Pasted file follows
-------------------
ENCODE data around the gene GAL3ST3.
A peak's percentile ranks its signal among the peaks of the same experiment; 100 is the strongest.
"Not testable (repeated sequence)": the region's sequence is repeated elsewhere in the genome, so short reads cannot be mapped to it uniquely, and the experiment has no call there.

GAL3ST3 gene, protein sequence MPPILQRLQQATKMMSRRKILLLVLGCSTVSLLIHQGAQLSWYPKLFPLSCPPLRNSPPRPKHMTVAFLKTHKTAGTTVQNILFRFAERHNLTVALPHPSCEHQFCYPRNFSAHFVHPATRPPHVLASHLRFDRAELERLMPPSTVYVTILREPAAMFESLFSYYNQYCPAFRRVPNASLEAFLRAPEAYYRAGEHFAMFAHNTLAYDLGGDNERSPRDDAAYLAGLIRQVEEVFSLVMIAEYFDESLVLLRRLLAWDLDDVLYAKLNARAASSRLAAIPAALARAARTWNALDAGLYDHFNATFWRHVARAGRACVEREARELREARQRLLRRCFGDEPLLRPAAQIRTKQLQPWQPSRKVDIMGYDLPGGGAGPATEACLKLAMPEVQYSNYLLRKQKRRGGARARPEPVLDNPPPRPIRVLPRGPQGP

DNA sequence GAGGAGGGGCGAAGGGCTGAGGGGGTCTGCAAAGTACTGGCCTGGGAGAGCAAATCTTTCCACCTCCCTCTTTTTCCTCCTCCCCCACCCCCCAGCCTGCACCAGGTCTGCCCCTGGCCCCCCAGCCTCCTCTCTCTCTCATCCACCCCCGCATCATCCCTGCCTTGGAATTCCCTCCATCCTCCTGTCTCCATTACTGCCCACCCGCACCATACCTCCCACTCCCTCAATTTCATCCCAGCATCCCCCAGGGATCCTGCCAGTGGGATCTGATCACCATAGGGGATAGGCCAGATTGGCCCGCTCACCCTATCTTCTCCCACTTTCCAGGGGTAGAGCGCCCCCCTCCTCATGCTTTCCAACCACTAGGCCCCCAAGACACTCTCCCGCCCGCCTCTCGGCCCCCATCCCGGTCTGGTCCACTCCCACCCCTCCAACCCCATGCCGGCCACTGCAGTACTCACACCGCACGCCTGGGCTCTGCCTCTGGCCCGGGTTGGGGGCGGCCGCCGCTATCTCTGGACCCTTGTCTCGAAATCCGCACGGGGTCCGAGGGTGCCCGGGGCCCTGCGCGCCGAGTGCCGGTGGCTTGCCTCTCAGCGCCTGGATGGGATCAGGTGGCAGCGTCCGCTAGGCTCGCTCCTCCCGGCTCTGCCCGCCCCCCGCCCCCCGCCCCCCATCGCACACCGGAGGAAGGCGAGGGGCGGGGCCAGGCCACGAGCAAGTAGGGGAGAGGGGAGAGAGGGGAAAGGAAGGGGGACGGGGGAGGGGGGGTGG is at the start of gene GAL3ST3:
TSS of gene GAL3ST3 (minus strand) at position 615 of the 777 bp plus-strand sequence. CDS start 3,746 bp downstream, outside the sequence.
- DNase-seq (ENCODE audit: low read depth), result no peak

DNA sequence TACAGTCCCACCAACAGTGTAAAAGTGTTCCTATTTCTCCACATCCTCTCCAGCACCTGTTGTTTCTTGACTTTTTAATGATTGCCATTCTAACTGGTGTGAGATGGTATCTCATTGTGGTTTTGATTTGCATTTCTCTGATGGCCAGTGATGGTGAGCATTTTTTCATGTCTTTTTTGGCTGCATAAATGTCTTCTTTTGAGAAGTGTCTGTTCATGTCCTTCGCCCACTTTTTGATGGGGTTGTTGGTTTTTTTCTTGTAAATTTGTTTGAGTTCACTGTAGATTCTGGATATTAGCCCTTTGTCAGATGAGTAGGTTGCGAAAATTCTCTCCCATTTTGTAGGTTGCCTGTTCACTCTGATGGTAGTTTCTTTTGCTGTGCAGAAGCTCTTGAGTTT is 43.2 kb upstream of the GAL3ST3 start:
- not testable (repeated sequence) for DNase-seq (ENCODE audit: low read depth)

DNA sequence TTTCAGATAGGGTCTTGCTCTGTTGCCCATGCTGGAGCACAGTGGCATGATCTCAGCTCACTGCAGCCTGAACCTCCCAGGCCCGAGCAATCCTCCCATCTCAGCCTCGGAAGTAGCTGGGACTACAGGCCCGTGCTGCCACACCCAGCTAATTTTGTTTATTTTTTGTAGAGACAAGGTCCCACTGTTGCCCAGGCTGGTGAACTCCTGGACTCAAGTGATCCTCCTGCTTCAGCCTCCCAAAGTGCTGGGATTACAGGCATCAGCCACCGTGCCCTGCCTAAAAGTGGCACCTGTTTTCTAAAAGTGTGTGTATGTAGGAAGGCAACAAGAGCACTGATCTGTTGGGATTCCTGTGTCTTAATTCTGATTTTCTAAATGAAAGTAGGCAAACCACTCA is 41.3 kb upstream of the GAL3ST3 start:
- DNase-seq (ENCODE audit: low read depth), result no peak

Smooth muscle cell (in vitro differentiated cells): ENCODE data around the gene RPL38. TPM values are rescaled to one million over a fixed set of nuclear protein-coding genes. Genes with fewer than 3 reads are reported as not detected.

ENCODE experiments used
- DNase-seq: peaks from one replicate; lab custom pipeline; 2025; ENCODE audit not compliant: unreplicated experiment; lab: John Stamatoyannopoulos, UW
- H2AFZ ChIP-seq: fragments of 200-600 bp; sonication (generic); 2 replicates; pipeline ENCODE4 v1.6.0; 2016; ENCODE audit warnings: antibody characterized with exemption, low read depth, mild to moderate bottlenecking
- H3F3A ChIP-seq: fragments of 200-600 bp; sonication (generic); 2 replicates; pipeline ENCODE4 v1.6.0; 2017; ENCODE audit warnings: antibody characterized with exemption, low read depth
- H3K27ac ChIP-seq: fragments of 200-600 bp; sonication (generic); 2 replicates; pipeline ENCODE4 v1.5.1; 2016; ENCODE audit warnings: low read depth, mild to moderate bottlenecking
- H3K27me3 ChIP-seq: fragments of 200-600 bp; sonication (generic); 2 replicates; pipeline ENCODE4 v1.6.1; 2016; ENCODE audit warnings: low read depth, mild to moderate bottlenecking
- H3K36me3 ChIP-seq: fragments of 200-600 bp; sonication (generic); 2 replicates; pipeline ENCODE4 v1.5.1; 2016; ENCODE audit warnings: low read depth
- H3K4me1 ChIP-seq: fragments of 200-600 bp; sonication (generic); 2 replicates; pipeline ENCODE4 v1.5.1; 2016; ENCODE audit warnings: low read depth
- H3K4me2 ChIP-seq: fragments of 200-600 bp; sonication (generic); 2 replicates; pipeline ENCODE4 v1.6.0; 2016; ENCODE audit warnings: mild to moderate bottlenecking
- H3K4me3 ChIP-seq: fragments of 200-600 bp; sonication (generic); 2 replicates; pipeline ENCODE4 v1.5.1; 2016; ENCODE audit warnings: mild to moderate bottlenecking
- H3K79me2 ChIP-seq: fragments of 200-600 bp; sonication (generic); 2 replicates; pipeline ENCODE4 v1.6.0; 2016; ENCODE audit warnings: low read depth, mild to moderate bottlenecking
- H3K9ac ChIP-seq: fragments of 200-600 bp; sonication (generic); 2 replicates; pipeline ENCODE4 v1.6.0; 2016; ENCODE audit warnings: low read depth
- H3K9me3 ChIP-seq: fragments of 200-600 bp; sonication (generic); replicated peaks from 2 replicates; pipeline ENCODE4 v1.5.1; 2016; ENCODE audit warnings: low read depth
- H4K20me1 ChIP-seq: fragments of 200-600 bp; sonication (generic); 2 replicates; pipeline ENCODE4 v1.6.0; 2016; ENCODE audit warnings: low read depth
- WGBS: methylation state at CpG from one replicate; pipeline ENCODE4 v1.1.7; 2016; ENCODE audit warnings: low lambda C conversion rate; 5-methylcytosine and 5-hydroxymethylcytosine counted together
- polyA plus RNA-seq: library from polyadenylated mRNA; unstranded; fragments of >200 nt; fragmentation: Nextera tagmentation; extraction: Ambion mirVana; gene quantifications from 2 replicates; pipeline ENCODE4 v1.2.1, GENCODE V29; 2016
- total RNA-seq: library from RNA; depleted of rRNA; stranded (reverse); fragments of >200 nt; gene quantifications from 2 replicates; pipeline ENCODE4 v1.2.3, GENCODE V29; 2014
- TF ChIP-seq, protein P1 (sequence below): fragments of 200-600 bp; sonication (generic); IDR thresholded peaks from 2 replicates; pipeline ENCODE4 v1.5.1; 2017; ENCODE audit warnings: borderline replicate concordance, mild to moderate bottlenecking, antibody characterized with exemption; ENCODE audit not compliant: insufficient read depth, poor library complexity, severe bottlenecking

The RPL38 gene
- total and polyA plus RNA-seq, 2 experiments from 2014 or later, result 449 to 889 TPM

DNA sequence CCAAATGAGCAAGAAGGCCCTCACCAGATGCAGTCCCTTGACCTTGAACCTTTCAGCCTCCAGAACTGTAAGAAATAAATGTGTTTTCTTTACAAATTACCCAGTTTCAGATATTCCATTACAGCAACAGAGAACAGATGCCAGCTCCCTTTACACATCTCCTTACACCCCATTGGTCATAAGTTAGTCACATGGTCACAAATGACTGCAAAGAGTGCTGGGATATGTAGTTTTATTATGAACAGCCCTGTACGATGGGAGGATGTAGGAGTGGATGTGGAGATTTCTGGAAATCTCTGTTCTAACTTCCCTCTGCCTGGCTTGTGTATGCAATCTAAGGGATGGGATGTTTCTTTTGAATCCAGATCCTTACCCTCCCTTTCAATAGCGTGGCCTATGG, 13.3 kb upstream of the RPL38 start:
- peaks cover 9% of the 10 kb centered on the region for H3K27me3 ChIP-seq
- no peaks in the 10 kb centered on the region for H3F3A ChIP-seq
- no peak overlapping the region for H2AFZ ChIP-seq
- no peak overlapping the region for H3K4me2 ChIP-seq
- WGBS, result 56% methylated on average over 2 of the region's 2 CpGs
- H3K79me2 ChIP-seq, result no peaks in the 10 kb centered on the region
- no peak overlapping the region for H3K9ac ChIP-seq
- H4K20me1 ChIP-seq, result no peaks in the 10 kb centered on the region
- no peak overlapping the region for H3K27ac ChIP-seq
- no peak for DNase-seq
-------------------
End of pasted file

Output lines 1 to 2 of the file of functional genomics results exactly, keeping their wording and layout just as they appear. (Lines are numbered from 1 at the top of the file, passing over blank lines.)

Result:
ENCODE data around the gene GAL3ST3.
A peak's percentile ranks its signal among the peaks of the same experiment; 100 is the strongest.